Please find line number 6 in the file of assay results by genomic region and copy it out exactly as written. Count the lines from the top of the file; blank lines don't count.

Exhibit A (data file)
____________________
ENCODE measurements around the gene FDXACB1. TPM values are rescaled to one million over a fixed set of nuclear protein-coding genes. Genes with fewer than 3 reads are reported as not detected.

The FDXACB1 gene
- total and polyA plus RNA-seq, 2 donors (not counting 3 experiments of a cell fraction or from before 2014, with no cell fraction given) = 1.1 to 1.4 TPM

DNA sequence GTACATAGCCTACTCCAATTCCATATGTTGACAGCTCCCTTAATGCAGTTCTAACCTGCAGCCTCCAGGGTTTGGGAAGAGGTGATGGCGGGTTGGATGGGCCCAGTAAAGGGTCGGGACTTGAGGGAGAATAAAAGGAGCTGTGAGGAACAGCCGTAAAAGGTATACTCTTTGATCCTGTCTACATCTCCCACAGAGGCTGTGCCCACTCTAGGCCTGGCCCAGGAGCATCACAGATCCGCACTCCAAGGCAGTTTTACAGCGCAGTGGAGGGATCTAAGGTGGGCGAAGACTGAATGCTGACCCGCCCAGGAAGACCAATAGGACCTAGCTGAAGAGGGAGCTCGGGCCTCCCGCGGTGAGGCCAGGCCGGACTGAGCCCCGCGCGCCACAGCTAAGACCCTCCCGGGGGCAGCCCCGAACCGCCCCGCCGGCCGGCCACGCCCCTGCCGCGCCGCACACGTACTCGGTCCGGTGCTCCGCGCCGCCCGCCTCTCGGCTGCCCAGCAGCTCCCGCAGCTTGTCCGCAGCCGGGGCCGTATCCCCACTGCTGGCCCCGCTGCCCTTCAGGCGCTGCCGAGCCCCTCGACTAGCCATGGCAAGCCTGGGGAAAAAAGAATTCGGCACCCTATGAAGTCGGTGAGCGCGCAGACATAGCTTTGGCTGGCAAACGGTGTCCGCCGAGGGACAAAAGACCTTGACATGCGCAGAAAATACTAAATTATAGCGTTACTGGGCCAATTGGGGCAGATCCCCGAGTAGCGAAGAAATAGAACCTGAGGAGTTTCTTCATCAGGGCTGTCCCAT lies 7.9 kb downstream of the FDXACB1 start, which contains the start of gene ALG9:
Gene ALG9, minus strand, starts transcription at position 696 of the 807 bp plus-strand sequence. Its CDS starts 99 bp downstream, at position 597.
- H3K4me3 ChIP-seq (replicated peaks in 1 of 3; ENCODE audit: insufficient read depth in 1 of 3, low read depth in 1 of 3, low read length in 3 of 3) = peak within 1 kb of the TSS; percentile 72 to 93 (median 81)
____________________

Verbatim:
- H3K4me3 ChIP-seq (replicated peaks in 1 of 3; ENCODE audit: insufficient read depth in 1 of 3, low read depth in 1 of 3, low read length in 3 of 3) = peak within 1 kb of the TSS; percentile 72 to 93 (median 81)